I did this to the logo text first by double clicking the logo text layer and selecting the Gradient Overlay on the left and then clicked on the Gradient selector. There I chose the two colors for the gradient and clicked OK. As my logo consists of two colors, I did the same to the second section.

This small adjustment gave the logo the look I was looking for. A little darker green at the bottom of “cake” and a little gray at the in “io” makes the logo pop and stand out nicely.

Now I want to adjust the background mesh image as it is a bit too bright and too static. I want it to look like it’s more than just a mesh wall, want to give it some depth. To do this I will just use a black soft brush and will add some black around the edges.

I am using a black color Brush tool at size 500 and 100% opacity and flow. On a new layer just above the mesh image layer I trace the edges but I have to do this out side the image with only about 20% of the brush inside the image area as the 500px brush is very large and I only want the faded out edges of the brush to be inside. This will create a gradient look that goes from black at the edges to transparent in the middle.

To let off on the black a bit I adjusted the layer transparency to 75%. This gives the background a nice depth effect that I wanted, I can still see the mesh on the edges but it’s nicely darkened giving it almost a 3-D spherical look.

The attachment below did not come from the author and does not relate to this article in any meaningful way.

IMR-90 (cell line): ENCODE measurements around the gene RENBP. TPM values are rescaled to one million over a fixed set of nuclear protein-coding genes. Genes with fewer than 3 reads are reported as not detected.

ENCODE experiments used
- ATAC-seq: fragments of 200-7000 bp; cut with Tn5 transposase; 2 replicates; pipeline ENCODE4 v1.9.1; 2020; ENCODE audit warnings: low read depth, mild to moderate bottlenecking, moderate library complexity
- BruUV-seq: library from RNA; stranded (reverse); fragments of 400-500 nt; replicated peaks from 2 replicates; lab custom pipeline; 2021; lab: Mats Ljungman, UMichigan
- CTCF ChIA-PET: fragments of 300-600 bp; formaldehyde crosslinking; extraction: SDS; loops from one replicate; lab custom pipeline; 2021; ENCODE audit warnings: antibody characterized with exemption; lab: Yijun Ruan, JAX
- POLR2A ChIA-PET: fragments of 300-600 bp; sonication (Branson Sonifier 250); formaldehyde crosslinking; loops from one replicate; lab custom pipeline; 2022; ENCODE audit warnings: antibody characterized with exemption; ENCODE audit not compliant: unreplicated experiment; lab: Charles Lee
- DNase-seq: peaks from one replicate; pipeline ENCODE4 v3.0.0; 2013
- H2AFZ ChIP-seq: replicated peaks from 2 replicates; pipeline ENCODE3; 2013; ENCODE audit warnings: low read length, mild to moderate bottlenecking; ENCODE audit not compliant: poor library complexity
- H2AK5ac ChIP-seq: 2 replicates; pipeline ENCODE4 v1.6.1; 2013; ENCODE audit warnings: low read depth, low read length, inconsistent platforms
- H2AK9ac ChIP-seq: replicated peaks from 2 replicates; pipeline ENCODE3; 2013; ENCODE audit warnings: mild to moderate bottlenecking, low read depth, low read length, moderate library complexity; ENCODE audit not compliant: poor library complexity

To finish this design off I will add a little bit of a gradient effect to the gray background in the bottom section by double-clicking the background layer and choosing the two gradient colors as I did in the first couple of steps for the logo.

This little enhancement completes the design, it takes the business card from a boring looking collage to a one sweet looking business card. I ordered the cards to be with rounded corners which will add to the design even more.

Once I receive my business cards I will post a scan of them so you can see the final product.

The bookkeeping software that I created called CakeIO is designed for small business owners and freelancers to save time on the dreaded task of bookkeeping. As a small business owner my self, I’ve struggled with this my self and have tried different solutions that are on the market but most of them are way to complicated for what I need it to do and so I’ve settled with the good ol’ Excel spreadsheet for years. At the end of 2010 I finally decided that I need to build something simple that small business owners can just dive right in and get things done quickly. That is how CakeIO was born. Check it out for free for 30 days, you might like it. Click here to find out more.  ;)

Top 3 Of My Favorite Web Design Creativity Inspiration Blogs